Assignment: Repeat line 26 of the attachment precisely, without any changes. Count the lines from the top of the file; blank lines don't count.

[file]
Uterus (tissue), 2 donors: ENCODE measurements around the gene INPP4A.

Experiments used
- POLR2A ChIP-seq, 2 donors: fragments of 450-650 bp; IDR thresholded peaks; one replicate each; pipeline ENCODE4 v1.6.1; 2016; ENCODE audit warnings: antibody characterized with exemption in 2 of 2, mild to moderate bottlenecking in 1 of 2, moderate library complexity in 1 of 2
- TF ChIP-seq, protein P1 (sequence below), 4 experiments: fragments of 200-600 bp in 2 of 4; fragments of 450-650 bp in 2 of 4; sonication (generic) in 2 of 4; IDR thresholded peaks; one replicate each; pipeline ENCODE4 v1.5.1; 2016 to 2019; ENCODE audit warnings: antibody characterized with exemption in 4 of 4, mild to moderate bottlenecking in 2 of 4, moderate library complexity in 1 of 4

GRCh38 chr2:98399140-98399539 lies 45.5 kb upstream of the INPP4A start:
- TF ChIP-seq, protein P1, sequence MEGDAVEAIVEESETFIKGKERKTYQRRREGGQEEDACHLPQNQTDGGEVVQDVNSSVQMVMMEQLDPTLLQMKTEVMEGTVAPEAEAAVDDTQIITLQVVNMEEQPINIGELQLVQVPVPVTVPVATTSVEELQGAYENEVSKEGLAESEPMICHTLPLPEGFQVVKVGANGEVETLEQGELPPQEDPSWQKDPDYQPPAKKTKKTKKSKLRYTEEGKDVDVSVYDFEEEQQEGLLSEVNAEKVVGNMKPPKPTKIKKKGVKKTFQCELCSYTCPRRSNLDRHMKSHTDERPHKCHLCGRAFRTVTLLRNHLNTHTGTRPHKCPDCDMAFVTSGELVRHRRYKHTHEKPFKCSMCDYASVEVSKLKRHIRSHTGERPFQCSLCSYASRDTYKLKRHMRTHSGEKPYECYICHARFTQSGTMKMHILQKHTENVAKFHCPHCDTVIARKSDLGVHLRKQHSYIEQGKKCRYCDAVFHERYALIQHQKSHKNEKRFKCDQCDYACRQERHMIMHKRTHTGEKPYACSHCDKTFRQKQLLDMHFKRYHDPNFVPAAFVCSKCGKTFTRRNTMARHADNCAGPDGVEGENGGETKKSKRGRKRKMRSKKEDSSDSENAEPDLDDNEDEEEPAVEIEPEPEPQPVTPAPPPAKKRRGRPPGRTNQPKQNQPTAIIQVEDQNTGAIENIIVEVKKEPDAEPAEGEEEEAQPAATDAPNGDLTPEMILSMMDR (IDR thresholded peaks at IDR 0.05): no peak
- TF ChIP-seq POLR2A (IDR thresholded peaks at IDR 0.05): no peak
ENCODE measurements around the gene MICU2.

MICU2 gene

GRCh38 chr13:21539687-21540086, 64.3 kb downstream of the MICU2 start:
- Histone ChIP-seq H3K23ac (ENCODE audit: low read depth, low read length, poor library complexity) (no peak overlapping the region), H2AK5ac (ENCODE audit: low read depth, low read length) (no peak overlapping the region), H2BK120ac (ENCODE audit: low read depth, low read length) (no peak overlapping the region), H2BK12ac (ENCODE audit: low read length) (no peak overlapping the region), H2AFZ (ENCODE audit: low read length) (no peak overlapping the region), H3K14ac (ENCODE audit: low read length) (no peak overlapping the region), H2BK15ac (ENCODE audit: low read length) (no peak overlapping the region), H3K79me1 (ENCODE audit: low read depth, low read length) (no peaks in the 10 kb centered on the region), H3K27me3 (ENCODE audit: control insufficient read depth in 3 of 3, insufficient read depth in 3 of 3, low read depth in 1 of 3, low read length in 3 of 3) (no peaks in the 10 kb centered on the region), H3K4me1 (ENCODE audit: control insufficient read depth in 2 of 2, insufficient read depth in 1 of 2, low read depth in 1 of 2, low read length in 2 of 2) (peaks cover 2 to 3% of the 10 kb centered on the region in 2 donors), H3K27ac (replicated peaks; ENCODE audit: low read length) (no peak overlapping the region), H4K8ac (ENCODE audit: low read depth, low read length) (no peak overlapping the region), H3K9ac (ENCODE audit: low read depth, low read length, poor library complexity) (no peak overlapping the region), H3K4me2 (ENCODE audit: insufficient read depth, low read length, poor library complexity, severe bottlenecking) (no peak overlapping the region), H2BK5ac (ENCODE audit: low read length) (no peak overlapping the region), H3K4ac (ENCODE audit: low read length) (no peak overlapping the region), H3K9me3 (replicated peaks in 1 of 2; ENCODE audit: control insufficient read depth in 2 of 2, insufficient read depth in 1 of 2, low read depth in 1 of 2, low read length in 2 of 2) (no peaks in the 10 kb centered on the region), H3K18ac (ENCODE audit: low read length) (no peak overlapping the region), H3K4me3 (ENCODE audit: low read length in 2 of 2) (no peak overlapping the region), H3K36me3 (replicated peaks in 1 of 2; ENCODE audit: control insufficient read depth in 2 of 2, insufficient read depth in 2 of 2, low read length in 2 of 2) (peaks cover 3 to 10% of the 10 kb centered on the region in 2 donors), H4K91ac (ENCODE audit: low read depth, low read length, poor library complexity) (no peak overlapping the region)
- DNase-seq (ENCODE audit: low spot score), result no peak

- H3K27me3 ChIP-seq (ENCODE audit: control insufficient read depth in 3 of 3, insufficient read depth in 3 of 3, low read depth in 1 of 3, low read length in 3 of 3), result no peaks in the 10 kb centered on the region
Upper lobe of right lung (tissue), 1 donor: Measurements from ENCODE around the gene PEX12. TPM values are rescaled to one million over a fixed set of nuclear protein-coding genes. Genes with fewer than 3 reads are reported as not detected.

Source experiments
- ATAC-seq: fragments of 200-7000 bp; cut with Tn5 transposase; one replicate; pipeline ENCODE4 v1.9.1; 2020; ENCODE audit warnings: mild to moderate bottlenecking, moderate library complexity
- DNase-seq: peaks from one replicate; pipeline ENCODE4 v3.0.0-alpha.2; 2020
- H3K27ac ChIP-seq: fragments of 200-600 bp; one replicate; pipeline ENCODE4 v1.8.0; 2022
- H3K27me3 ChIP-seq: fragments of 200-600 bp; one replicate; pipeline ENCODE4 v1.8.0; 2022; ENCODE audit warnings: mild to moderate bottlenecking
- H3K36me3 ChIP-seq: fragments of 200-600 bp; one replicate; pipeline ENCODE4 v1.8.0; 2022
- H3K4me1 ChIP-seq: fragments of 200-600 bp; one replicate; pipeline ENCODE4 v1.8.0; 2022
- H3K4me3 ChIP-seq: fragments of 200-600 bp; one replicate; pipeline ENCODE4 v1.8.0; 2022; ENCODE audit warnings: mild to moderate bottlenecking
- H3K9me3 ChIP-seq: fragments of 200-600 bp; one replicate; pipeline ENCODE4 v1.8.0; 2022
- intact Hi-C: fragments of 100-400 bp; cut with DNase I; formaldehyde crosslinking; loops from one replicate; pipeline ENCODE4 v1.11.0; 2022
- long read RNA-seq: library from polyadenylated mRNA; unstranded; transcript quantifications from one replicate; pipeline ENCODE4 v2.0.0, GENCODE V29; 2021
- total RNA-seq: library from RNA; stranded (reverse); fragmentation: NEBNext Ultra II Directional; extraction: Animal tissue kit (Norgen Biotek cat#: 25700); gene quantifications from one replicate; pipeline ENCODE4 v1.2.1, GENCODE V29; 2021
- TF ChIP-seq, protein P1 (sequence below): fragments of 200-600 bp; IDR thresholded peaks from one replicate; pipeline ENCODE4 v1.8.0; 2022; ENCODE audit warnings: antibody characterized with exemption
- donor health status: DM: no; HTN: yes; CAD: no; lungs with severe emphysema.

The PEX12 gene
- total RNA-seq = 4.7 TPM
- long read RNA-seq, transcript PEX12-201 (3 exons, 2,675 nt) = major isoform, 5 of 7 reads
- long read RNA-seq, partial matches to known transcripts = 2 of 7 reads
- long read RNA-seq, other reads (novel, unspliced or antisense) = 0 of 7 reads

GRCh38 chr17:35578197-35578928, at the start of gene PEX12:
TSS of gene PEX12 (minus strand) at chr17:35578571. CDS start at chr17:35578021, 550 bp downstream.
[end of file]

- total RNA-seq: library from RNA; stranded (reverse); fragmentation: NEBNext Ultra II Directional; extraction: Animal tissue kit (Norgen Biotek cat#: 25700); gene quantifications from one replicate; pipeline ENCODE4 v1.2.1, GENCODE V29; 2021